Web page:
44. McGraw JB, Furedi MA (2005) Deer browsing and population viability of a forest understorey plant. Science 307:920–922

    PubMed  Article  CAS  Google Scholar 

  45. McPeek MA, Kalisz S (1993) Population sampling and bootstrapping in complex designs: demographic analysis. In: Scheiner SM, Gurevitch J (eds) Design and analysis of ecological experiments. Chapman and Hall, New York, pp 232–252

    Google Scholar 

  46. Médail F, Quézel P (1997) Hot-spots analysis for conservation of plant biodiversity in the Mediterranean Basin. Ann Mo Bot Gard 84:112–127

    Article  Google Scholar 

  47. Médail F, Quézel P (1999) Biodiversity hotspots in the Mediterranean basin: setting global conservation priorities. Conserv Biol 13:1510–1513

    Article  Google Scholar 

  48. Miller GR, Geddes C, Mardon DK (1999) Response of the alpine gentian Gentiana nivalis L. to protection from grazing by sheep. Biol Conserv 87:311–318

    Article  Google Scholar 

  49. Miranda M, Diaz L, Sicilia M, Cristobal I, Cassinello J (2011) Seasonality and edge effect determine herbivory risk according to different plant association models. Plant Biol 13:160–168

    PubMed  Article  CAS  Google Scholar 

  50. Morris WF, Doak DF (2002) Quantitative conservation biology: theory and practice of population viability analysis. Sinauer Associates Inc., USA

    Google Scholar 

  51. Myers N, Mittermeier RA, Mittermeier CG, da Fonseca GAB, Kents J (2000) Biodiversity hotspots for conservation priorities. Nature 403:853–858

    PubMed  Article  CAS  Google Scholar 

  52. Palombo MR (2009) Biochronology, paleobiogeography and faunal turnover in western Mediterranean Cenozoic mammals. Integr Zool 4:367–386

    PubMed  Article  Google Scholar 

  53. Papanikolaou AD, Fyllas NM, Mazaris AD, Dimitrakopoulos PG, Kallimanis AS, Pantis JD (2011) Grazing effects on plant functional group diversity in Mediterranean shrublands. Biodiversity Conserv 20:2831–2843

    Article  Google Scholar 

  54. Pisanu S, Filigheddu R, Farris E (2009) The conservation status of an endemic species of northern Sardinia: Centaurea horrida Badarò (Asteraceae). Plant Biosyst 143:275–282

    Article  Google Scholar 

  55. Rydgren K, de Kroon H, Økland RH, van Groenendael J (2001) Effects of fine-scale disturbances on the demography and population dynamics of the clonal moss Hylocomium splendens. J Ecol 89:395–405

    Article  Google Scholar 

  56. Simbaña W, Tye A (2009) Reproductive biology and responses to threats and protection measures of the total population of a critically endangered Galàpagos plant, Linum cratericola (Linaceae). Bot J Linn Soc 161:89–102

    Article  Google Scholar 

  57. Spear D, Chown SL (2009) Non-indigenous ungulates as a threat to biodiversity. J Zool 279:1–17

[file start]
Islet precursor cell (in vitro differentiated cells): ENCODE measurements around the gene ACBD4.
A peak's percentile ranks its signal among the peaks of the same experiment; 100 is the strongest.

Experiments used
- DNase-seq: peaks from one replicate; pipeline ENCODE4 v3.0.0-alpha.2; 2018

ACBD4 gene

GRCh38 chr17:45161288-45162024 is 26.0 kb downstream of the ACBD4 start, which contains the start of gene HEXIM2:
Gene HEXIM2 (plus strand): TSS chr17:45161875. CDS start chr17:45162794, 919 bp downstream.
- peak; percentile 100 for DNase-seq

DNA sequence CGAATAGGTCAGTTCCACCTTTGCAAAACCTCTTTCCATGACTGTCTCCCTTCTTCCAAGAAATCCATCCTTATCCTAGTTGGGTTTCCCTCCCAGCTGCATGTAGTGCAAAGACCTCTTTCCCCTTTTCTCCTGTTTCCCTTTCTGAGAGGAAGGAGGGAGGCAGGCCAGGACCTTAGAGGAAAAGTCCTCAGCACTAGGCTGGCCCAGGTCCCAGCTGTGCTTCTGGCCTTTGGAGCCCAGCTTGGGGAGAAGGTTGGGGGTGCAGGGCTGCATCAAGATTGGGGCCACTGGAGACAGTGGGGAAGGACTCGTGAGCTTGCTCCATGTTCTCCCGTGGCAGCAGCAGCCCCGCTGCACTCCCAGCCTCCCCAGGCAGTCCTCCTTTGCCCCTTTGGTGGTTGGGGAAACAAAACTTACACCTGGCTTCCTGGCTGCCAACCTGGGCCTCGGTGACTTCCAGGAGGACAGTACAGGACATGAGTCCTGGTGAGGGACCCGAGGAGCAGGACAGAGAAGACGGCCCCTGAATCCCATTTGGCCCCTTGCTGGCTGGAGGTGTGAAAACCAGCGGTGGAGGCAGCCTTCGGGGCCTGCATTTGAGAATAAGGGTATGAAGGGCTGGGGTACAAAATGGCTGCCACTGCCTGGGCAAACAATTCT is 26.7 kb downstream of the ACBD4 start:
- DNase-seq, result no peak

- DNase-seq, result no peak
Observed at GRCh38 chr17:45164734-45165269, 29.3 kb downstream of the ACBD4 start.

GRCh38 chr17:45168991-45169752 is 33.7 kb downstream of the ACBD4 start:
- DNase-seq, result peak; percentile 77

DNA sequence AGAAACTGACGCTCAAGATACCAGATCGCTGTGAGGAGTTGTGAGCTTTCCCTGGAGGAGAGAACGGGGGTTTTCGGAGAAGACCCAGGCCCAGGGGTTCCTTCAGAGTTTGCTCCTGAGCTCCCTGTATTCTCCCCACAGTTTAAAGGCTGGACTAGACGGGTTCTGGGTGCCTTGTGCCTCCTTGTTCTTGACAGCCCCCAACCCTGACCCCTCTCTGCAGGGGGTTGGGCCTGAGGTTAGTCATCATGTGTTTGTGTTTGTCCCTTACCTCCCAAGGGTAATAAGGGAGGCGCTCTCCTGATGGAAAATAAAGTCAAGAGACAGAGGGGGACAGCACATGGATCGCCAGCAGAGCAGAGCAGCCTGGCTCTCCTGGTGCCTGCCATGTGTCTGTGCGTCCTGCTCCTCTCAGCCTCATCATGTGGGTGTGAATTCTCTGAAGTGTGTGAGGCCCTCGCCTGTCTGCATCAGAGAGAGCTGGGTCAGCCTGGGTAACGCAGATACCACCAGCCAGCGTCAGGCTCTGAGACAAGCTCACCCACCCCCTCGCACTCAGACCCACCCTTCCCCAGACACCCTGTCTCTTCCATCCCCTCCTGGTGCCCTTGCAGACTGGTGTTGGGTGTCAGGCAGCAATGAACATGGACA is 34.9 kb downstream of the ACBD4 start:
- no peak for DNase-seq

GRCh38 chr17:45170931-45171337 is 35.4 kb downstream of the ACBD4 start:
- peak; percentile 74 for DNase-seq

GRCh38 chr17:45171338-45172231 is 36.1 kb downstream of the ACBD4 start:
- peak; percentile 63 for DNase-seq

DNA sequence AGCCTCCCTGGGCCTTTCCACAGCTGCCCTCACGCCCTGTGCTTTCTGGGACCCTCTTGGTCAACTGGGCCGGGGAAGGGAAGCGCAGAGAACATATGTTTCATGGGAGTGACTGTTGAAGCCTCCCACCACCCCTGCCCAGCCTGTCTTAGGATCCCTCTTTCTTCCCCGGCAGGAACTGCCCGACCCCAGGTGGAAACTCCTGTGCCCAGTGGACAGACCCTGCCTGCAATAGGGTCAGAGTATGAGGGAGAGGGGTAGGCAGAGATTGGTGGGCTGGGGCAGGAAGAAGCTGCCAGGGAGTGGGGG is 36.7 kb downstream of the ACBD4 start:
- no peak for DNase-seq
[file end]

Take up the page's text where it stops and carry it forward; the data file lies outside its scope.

Article  Google Scholar 

  58. Susanna A, Garcia-Jacas N (2009) The tribe Cardueae. In: Funk VA, Susanna A, Stuessy T, Bayer R (eds) Systematics, evolution and biogeography of the Compositae. IAPT, Vienna, pp 293–313

    Google Scholar 

  59. Thompson JD (2005) Plant evolution in the Mediterranean. Oxford University Press, Oxford

    Book  Google Scholar 

  60. Townsend DS, Meyer AD (2002) Rapid recovery of witch hazel (Hamamelis virginiana L.) by sprouting, following release from white-tailed deer (Odocoileus virginianus Zimm.) browsing. Nat Area J 22:290–295

    Google Scholar 

  61. Underwood AJ (1997) Experiments in ecology: their logic design and interpretation using analysis of variance. Cambridge University Press, Cambridge

    Google Scholar 

  62. Vicari M, Bazely DR (1993) Do grasses fight back—the case for antiherbivore defences. Trends Ecol Evol 8:137–141

    PubMed  Article  CAS  Google Scholar 

  63. White AM, Goodman PS (2009) Differences in woody vegetation are unrelated to use by African elephants (Loxodonta africana) in Mkhuze Game Reserve, South Africa. Afr J Ecol 48:215–223

    Article  Google Scholar 

  64. Whittaker RJ, Fernández-Palacios JM (2007) Island biogeography. Oxford University Press, Oxford

    Google Scholar 

Download references

Acknowledgments

This study was supported by the Regione Autonoma della Sardegna, LR 7/2007–PO Sardegna FSE 2007–2013, with the Grant No. CRP2_474 for RF and EF, and no. CRP3_188 for SP. MBG also got support from a Spanish National Park project (OAPN, REF. 430/211). We thank the Ente Foreste della Sardegna, the Parco Nazionale dell’Asinara and the Parco Regionale di Porto Conte for the technical aid received.

Author information

Affiliations

Authors

Corresponding author

Correspondence to Stefania Pisanu.

Electronic supplementary material

Below is the link to the electronic supplementary material.

Appendix 1 (DOC 74 kb)

Appendix 2 (DOC 214 kb)

Rights and permissions

Reprints and Permissions

About this article

Cite this article

Pisanu, S., Farris, E., Filigheddu, R. et al. Demographic effects of large, introduced herbivores on a long-lived endemic plant. Plant Ecol 213, 1543–1553 (2012). https://doi.org/10.1007/s11258-012-0110-9

Download citation

Keywords

  • Centaurea horrida Bad.
  • Demography
  • LTRE
  • Mediterranean
  • Stochastic matrix models
  • Ungulates introduction